Cheating on standardized tests has taken place in at least thirty states and the District of Columbia over the past four academic years.
Last year, a scandal rocked the 48,000-student Atlanta school system when a state probe revealed widespread, systematic cheating in nearly half of Atlanta’s 100 public schools as far back as 2001.
Last summer it was the prestigious Stuyvesant High School in New York that was caught up in a cheating controversy on the Regents exams.
But the furor that has shaken up the 64,000-student school district in El Paso,Texas, is far, far worse: administrators stand accused of keeping low-performing students out of classrooms altogether by improperly holding some back in ninth grade, accelerating others into eleventh grade and “disappearing” others to prevent them from showing up at school on test day.
On October 5, a federal judge sentenced Lorenzo Garcia, the former superintendent of El Paso Independent School District, to more than three years in prison for orchestrating a conspiracy to improve the district’s high-stakes tests scores by removing low-performing students from classrooms.
How exactly did this work? From The New York Times:
Federal prosecutors charged Mr. Garcia, 57, with devising an elaborate program to inflate test scores to improve the performance of struggling schools under the federal No Child Left Behind Act and to allow him to collect annual bonuses for meeting district goals.
The scheme, elements of which were carried out for most of Mr. Garcia’s nearly six-year tenure, centered on a state-mandated test taken by sophomores. Known as the Texas Assessment of Knowledge and Skills, it measures performance in reading, mathematics and other subjects. The scheme’s objective was to keep low-performing students out of the classroom so they would not take the test and drag scores down, according to prosecutors, former principals and school advocates.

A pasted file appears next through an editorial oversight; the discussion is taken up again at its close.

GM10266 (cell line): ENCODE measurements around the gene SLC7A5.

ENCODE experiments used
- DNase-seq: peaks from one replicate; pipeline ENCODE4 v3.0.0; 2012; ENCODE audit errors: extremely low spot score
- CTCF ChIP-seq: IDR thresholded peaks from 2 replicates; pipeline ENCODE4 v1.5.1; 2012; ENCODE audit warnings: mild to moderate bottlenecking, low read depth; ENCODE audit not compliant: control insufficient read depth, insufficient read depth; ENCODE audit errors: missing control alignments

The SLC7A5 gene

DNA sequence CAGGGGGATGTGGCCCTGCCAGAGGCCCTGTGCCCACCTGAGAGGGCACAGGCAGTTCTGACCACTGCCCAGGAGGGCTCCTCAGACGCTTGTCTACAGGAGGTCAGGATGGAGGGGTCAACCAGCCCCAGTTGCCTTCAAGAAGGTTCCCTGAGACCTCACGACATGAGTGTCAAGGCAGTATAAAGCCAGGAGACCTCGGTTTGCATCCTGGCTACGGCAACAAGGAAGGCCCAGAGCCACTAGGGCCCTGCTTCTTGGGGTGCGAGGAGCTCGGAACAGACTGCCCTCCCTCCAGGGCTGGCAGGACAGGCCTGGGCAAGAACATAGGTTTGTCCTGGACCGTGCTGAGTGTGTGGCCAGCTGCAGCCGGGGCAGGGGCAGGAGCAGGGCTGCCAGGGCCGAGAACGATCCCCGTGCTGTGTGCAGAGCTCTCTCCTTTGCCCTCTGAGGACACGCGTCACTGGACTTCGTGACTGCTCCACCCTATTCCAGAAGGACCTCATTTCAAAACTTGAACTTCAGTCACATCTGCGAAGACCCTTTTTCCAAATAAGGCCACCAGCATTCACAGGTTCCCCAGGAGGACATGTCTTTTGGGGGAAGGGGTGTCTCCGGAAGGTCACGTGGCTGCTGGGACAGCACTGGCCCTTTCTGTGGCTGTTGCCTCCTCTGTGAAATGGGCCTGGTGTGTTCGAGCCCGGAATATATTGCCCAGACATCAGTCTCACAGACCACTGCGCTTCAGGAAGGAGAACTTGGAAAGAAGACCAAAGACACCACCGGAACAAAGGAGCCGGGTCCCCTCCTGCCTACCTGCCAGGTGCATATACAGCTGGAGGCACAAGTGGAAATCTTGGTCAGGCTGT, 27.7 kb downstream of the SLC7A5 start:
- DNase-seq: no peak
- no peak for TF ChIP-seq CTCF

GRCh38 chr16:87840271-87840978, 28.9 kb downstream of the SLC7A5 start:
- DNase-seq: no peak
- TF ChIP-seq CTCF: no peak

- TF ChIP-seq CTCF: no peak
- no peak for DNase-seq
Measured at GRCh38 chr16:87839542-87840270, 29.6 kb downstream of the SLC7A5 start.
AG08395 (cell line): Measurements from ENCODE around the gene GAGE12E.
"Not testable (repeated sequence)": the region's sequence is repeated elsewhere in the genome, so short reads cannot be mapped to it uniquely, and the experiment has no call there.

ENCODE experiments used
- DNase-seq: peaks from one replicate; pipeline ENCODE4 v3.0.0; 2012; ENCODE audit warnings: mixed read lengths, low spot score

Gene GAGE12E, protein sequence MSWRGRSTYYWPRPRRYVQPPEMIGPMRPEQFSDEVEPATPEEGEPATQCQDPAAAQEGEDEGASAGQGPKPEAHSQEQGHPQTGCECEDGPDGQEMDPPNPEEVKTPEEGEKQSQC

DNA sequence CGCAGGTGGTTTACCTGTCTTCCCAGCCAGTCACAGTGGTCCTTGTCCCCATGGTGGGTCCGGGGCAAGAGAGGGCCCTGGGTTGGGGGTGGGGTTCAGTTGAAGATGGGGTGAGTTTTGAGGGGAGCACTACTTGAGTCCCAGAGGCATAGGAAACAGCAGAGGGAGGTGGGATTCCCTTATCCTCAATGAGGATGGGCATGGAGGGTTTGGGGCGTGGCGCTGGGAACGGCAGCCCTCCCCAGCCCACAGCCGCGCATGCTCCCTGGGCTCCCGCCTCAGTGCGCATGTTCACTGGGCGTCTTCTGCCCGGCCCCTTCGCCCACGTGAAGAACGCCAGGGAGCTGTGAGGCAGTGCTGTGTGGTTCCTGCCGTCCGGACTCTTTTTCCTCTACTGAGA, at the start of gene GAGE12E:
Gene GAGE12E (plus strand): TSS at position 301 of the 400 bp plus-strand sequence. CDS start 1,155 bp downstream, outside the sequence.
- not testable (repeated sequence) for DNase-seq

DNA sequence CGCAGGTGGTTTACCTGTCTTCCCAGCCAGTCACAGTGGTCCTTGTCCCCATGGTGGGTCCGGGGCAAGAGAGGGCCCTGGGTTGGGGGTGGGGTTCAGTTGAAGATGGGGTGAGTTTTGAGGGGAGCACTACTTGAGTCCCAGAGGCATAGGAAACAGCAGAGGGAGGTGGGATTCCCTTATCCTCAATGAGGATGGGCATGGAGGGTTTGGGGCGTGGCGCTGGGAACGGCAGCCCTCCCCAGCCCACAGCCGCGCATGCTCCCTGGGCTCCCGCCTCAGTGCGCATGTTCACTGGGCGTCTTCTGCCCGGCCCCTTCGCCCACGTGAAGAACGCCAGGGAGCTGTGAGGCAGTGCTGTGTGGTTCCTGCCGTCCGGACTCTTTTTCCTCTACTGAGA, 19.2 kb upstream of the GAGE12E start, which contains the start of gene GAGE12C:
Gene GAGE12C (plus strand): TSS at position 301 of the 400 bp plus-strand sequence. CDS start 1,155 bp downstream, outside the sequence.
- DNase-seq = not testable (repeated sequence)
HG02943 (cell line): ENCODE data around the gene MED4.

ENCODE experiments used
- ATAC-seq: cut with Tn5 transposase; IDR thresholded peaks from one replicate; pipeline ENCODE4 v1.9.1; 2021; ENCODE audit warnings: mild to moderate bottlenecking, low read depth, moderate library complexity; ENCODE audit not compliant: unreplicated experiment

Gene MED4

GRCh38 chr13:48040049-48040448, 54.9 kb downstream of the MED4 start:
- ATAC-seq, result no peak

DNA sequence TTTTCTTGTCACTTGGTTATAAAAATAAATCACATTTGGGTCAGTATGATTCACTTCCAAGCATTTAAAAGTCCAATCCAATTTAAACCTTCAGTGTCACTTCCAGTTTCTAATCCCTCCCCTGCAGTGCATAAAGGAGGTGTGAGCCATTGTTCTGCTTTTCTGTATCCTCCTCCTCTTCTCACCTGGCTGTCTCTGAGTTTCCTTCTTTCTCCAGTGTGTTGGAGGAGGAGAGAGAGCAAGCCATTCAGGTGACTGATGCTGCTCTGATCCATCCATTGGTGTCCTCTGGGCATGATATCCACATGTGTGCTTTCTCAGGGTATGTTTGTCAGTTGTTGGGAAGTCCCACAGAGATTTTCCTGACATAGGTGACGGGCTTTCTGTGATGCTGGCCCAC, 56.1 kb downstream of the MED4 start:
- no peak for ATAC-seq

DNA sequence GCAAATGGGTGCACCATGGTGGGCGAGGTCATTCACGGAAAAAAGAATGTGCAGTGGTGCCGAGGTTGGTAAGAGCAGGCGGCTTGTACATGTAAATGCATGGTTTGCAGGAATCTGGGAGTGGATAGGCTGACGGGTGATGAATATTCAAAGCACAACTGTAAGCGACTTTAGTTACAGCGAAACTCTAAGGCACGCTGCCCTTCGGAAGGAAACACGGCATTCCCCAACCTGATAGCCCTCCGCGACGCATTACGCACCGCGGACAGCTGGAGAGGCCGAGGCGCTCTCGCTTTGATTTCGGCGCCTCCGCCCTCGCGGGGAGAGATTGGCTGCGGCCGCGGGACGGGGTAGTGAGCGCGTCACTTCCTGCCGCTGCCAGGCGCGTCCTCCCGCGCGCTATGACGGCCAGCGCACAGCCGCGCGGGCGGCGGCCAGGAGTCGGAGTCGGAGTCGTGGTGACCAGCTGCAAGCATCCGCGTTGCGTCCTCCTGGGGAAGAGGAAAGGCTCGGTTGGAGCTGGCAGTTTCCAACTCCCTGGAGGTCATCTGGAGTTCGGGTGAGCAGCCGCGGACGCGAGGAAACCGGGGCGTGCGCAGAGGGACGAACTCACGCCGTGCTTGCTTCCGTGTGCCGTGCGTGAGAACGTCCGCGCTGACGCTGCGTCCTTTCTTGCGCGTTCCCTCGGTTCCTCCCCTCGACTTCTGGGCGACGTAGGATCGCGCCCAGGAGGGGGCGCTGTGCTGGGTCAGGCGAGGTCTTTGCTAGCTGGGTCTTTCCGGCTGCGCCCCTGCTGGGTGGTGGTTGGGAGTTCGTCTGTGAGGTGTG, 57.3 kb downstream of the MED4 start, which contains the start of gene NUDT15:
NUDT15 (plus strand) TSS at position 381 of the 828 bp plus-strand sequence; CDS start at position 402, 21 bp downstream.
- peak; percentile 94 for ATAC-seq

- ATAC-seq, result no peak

Students identified as low-performing were transferred to charter schools, discouraged from enrolling in school or were visited at home by truant officers and told not to go to school on the test day. For some, credits were deleted from transcripts or grades were changed from passing to failing or from failing to passing so they could be reclassified as freshmen or juniors.
Other students, who had been required to repeat tenth grade, suddenly found themselves propelled into eleventh grade: they were able to earn a semester’s worth of credit for a few hours of computer work. Still other students who transferred to the district from Mexico and should have entered the tenth grade were instead put in the ninth grade, to prevent them from taking the test.
Mr. Garcia could not have carried out this malicious plot alone; he had the help of many administrators, who knew what was going on. They all deserve to receive the harshest possible penalties for playing with the lives of children and certainly destroying many of them.
Just check out these numbers. Again, from The New York Times:
State education data showed that 381 students were enrolled as freshmen at Bowie in the fall of 2007. The following fall, the sophomore class was 170 students. Dozens of the missing students had “disappeared” through Mr. Garcia’s program, said Eliot Shapleigh, a lawyer and former state senator who began his own investigation into testing misconduct and was credited with bringing the case to light. Mr. Shapleigh said he believed that hundreds of students were affected and that district leaders had failed to do enough to locate and help them.
This is a crime of a far greater magnitude than any of the other cheating scandals that have come to light over the past few years. In those cases, teachers fixed student papers or helped their charges in other ways. In El Paso, the students just vanished.
To see Lorenzo Garcia boasting of his great ability to raise test scores, while knowing exactly how he was achieving this “success” makes my blood boil. How dare he abuse the trust that these parents and children put in him?
The teaching profession is full of passionate, dedicated people who devote hours and hours of overtime to helping their young charges. But it only takes one Lorenzo Garcia to give all of us a bad name.
I also blame No Child Left Behind (NCLB), with its relentless push to raise the scores on standardized tests. As long as test scores are used to make decisions on rewards or punishments, including for schools or educators, a small percentage of people will be willing to bend the rules — or break them.
Although Mr. Garcia is the first superintendent in the country to be charged with manipulating data related to NCLB for financial gain, there are plenty of others who have felt the same pressure.
Indeed, the rising incidence of systematic cheating on tests by teachers and principals in so many states has highlighted a split between those arguing for improved test management and security and those who ask if it’s better to scrap high-stakes testing altogether.
The only solution is to move away from a total reliance on these tests as a way of measuring student performance and start using multiple measures, especially assessments that don’t involve filling in bubbles.
Without that, I fear the cheating will continue.
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